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Taiwan’s Rags-To-Riches Billionaire Shuns Publicity

November 3, 1988

TAIPEI, Taiwan (AP) _ Billionaire Tsai Wan-lin, the richest man in Taiwan and one of the wealthiest in the world, is a rags-to-riches Midas who shuns publicity, loves solitude and finds comfort in quiet evenings at home.

The younger of two sons of a poor rice farmer near Taipei, Tsai and his brother ran a fruit and vegetable stand as teen-agers. Later they purchased a soy sauce factory and branched out into real estate.

Today, the 64-year-old Tsai owns Taiwan’s largest insurance company and a major real estate and construction conglomerate. Together their total assets of 132 billion Taiwan dollars - about $4.5 billion - is equivalent to roughly one-fourth of Taiwan’s annual national budget.

In July, Forbes Magazine ranked Tsai as the world’s eighth richest man with a personal fortune estimated at $5.6 billion.

But Wealth, a respected Taiwan business magazine, says Tsai is even richer, the result of a profitable killing on the volatile Taiwan stock market this year when share prices of his Cathay Life Insurance Co. tripled. Tsai and his family own roughly 90 percent of the company’s stock.

Tsai has seldom discussed his wealth publicly and he has never been interviewed. His associates say the reclusive executive doesn’t like to talk about his business practices and draw attention to his fortune.

But Cathay’s Managing Director Liu Chia-lin said Tsai told his executives once that, ″being a billionaire does not mean very much to me and I would be pleased if I could make those who work for me millionaires.″

A short, energetic and solidly-built man, Tsai still spends eight hours daily at his office, and maintains a lifestyle that is conservative when compared to those of other local tycoons.

For instance, he has rejected suggestions he trade in his 1987 Mercedez Benz 560 SEL for a Rolls Royce because he ″doesn’t want to show off,″ said Liu. Also, Liu said, Tsai prefers to spend quiet evenings at home with his family rather than wine and dine fellow businessmen and government officials in the common practice here.

Tsai and his family live in an unpretentious apartment building a block from his insurance company’s new 28-story headquarters in Taipei’s business district. Each of his three sons, who work at Cathay or its affiliate companies, have separate apartments in the building.

On weekends, Tsai and his wife of 40 years usually relax at their two-story villa in the exclusive Yangmingshan suburb of Taipei.

He has no hobbies but occasionally plays golf alone because he enjoys solitude, associates say. Cathay’s Liu says there is another reason why Tsai plays alone: ″He walks too fast on the golf course and others have a hard time catching up.″

Tsai and his brother Wan-chun, who died last year, established Cathay Life Insurance Co. in 1962 when the government approved licenses for Taiwan’s first eight private insurance companies.

For the next few years, Tsai traveled extensively throughout Taiwan, visiting branch offices and assembling an aggressive sales staff. Today, Cathay controls almost 60 percent of the insurance market.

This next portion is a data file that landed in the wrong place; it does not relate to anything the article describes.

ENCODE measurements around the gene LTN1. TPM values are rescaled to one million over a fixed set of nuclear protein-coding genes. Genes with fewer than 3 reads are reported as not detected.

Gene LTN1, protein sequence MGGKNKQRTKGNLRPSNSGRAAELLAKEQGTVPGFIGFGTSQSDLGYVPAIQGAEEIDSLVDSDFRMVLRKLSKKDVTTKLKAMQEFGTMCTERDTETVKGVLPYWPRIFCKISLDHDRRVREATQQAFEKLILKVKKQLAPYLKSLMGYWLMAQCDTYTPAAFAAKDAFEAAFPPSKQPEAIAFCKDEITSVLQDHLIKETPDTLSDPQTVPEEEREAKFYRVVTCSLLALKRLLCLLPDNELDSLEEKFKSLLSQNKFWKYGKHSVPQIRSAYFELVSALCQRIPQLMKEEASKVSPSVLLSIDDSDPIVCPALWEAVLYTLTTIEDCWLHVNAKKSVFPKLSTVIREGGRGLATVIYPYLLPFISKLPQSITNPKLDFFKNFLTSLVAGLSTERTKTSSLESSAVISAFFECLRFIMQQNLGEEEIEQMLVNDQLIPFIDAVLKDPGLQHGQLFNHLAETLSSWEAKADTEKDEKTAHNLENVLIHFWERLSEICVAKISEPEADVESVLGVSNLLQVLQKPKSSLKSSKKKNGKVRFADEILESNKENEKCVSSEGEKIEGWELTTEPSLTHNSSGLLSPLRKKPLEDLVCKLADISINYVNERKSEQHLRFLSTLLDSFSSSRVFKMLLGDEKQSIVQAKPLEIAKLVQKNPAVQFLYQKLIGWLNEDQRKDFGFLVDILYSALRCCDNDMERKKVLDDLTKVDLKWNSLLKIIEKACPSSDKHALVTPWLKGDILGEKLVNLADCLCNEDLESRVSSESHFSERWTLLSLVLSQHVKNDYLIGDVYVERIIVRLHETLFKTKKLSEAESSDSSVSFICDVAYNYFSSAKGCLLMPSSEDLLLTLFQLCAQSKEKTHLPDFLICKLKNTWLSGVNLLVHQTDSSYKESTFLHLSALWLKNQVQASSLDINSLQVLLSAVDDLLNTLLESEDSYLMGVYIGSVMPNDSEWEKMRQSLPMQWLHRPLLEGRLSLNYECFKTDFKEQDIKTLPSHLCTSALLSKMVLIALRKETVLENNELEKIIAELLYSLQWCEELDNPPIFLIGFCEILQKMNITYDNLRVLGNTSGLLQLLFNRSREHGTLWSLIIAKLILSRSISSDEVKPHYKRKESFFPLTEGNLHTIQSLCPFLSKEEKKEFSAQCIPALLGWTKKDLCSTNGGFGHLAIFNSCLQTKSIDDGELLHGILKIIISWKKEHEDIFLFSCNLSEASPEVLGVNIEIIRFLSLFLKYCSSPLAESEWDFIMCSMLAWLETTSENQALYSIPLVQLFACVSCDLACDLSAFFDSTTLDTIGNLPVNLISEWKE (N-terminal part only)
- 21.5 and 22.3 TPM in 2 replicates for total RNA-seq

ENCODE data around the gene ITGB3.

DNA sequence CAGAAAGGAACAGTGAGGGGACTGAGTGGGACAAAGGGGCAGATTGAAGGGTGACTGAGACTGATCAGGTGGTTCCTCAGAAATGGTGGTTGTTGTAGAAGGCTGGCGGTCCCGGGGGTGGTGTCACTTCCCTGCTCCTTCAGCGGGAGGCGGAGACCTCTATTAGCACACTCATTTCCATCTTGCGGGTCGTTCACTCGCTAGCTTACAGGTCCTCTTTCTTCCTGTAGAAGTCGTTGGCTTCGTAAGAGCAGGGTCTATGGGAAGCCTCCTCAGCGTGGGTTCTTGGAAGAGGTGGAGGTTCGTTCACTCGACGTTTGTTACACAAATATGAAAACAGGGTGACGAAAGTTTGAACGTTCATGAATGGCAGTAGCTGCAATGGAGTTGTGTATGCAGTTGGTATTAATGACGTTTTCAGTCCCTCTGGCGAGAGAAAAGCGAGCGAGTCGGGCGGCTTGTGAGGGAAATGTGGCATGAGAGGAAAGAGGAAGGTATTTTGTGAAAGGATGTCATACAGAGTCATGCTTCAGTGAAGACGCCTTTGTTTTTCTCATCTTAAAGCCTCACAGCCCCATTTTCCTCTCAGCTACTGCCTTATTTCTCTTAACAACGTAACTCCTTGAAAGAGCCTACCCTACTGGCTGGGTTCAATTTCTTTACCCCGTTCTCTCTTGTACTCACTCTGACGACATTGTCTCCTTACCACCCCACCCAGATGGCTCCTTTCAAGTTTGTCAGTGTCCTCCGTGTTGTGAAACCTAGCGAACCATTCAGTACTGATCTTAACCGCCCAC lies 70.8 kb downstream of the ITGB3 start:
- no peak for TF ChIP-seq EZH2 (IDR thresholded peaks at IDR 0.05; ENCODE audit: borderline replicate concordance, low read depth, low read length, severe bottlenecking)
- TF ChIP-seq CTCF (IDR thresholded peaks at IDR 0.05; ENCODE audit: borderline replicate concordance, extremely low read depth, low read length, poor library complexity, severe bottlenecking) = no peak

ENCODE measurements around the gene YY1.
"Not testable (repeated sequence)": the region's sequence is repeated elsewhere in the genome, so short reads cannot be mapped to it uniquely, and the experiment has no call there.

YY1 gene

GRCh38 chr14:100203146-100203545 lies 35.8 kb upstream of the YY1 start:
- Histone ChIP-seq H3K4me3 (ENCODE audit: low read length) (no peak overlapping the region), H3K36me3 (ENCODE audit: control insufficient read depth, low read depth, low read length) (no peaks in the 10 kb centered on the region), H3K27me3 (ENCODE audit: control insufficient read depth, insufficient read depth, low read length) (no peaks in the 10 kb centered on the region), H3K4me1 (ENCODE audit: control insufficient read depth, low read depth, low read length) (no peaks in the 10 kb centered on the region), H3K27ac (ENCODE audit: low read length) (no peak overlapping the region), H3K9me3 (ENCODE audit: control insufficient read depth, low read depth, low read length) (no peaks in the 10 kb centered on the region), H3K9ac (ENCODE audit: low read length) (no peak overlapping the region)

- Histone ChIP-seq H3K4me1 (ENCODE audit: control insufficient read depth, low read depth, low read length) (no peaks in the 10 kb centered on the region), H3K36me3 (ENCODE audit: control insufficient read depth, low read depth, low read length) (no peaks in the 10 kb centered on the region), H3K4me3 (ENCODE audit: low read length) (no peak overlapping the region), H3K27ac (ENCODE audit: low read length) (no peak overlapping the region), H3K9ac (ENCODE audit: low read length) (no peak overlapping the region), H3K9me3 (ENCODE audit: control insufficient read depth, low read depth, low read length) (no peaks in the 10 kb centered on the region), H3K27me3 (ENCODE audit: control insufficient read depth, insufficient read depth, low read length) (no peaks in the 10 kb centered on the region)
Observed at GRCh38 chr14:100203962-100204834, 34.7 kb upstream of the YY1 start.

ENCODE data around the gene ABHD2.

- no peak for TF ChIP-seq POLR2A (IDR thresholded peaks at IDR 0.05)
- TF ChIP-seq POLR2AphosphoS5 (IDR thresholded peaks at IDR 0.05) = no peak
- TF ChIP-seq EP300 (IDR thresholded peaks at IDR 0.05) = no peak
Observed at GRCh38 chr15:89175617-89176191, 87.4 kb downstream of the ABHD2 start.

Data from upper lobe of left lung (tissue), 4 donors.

As Cathay profited, it became the cornerstone of Taiwan’s second largest conglomerate that included extensive interests in financial institutions, restaurants, shipping, construction, real estate and advertising companies.

Tsai acquired sole ownership of Cathay Life Insurance in 1979 when he and his brother agreed to divide their fortunes. The younger Tsai received the flagship insurance company and several affiliates.

Cathay now owns 120 office buildings, mostly in lucrative downtown Taipei, and a dozen more are under construction. The company has a policy of renting, rather than selling, office space.

In the past year, Cathay’s purchase of vast tracts of land has been blamed for soaring real estate prices that have doubled.

Last year when the government liberalized its monetary policies, Cathay began searching for overseas investments. Earlier this year, it invested $90 million in the United States and Japanese stock and bond markets.

Liu says Tsai remains a cautious businessman and keeps a firm grip on each of Cathay’s affiliates. He diversifies into allied businesses only when he is confident his affiliates are solidly profitable.

To boost employee morale, Tsai’s conglomerate has a profit-sharing plan and workers receive generous bonuses. Last year, each of the conglomerate’s 22,000 employees received a traditional year-end bonus equivalent to six months salary.

In 1985, Tsai had to battle to prevent damage to his empire in Taiwan’s worst financial scandal blamed on elder brother Wan-chun’s second son, Chen- chou, 39, a free-spending member of Parliament.

Chen-chou was accused of issuing bad checks and diverting $200 million in loans from a major savings and loans cooperative where he was chairman to his other financially troubled companies.

Although Tsai was not directly involved in the scandal, his insurance company was threatened because of his family ties. Tsai dispatched 10,000 salesmen to placate his clients and made a personal loan of $7.5 million to his nephew’s savings and loan cooperative but refused further assistance.

The government eventually intervened and suspended the operations of Chen- chou’s cooperative. Chen-chou was convicted of various charges and sentenced to jail where he died last year from a liver ailment.